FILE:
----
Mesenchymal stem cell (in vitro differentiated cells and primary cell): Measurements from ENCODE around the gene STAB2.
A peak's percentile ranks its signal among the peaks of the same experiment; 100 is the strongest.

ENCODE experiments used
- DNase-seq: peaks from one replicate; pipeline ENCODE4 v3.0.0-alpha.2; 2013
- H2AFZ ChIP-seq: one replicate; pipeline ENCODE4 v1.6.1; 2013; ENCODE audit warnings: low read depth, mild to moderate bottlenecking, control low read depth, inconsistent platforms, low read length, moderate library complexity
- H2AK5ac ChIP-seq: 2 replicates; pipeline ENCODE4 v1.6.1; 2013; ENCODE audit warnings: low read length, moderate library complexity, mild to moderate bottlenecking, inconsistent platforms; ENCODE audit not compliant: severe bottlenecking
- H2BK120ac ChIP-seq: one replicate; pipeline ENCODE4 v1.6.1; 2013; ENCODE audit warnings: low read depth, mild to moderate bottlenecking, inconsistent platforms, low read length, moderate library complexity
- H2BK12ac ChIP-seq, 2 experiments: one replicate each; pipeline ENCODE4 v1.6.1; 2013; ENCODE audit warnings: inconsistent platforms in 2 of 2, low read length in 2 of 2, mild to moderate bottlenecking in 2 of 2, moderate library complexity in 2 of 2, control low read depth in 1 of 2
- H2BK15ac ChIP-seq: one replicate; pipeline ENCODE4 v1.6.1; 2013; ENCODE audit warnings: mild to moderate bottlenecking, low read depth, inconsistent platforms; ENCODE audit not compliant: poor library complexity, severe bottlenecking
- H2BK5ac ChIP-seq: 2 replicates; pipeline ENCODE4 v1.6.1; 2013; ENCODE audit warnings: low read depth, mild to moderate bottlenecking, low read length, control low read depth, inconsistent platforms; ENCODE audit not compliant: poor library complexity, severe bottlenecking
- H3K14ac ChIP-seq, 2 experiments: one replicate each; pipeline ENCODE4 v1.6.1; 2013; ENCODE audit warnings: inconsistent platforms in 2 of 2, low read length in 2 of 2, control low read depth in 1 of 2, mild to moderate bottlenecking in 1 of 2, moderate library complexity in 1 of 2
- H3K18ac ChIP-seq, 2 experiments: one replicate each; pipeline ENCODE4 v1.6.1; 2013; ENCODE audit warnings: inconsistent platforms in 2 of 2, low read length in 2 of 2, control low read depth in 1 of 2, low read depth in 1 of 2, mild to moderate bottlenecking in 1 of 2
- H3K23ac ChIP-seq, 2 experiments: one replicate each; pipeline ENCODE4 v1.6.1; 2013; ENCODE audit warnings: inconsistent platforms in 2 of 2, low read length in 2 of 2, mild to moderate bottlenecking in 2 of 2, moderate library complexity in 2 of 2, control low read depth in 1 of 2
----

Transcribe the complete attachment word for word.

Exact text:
Mesenchymal stem cell (in vitro differentiated cells and primary cell): Measurements from ENCODE around the gene STAB2.
A peak's percentile ranks its signal among the peaks of the same experiment; 100 is the strongest.

ENCODE experiments used
- DNase-seq: peaks from one replicate; pipeline ENCODE4 v3.0.0-alpha.2; 2013
- H2AFZ ChIP-seq: one replicate; pipeline ENCODE4 v1.6.1; 2013; ENCODE audit warnings: low read depth, mild to moderate bottlenecking, control low read depth, inconsistent platforms, low read length, moderate library complexity
- H2AK5ac ChIP-seq: 2 replicates; pipeline ENCODE4 v1.6.1; 2013; ENCODE audit warnings: low read length, moderate library complexity, mild to moderate bottlenecking, inconsistent platforms; ENCODE audit not compliant: severe bottlenecking
- H2BK120ac ChIP-seq: one replicate; pipeline ENCODE4 v1.6.1; 2013; ENCODE audit warnings: low read depth, mild to moderate bottlenecking, inconsistent platforms, low read length, moderate library complexity
- H2BK12ac ChIP-seq, 2 experiments: one replicate each; pipeline ENCODE4 v1.6.1; 2013; ENCODE audit warnings: inconsistent platforms in 2 of 2, low read length in 2 of 2, mild to moderate bottlenecking in 2 of 2, moderate library complexity in 2 of 2, control low read depth in 1 of 2
- H2BK15ac ChIP-seq: one replicate; pipeline ENCODE4 v1.6.1; 2013; ENCODE audit warnings: mild to moderate bottlenecking, low read depth, inconsistent platforms; ENCODE audit not compliant: poor library complexity, severe bottlenecking
- H2BK5ac ChIP-seq: 2 replicates; pipeline ENCODE4 v1.6.1; 2013; ENCODE audit warnings: low read depth, mild to moderate bottlenecking, low read length, control low read depth, inconsistent platforms; ENCODE audit not compliant: poor library complexity, severe bottlenecking
- H3K14ac ChIP-seq, 2 experiments: one replicate each; pipeline ENCODE4 v1.6.1; 2013; ENCODE audit warnings: inconsistent platforms in 2 of 2, low read length in 2 of 2, control low read depth in 1 of 2, mild to moderate bottlenecking in 1 of 2, moderate library complexity in 1 of 2
- H3K18ac ChIP-seq, 2 experiments: one replicate each; pipeline ENCODE4 v1.6.1; 2013; ENCODE audit warnings: inconsistent platforms in 2 of 2, low read length in 2 of 2, control low read depth in 1 of 2, low read depth in 1 of 2, mild to moderate bottlenecking in 1 of 2
- H3K23ac ChIP-seq, 2 experiments: one replicate each; pipeline ENCODE4 v1.6.1; 2013; ENCODE audit warnings: inconsistent platforms in 2 of 2, low read length in 2 of 2, mild to moderate bottlenecking in 2 of 2, moderate library complexity in 2 of 2, control low read depth in 1 of 2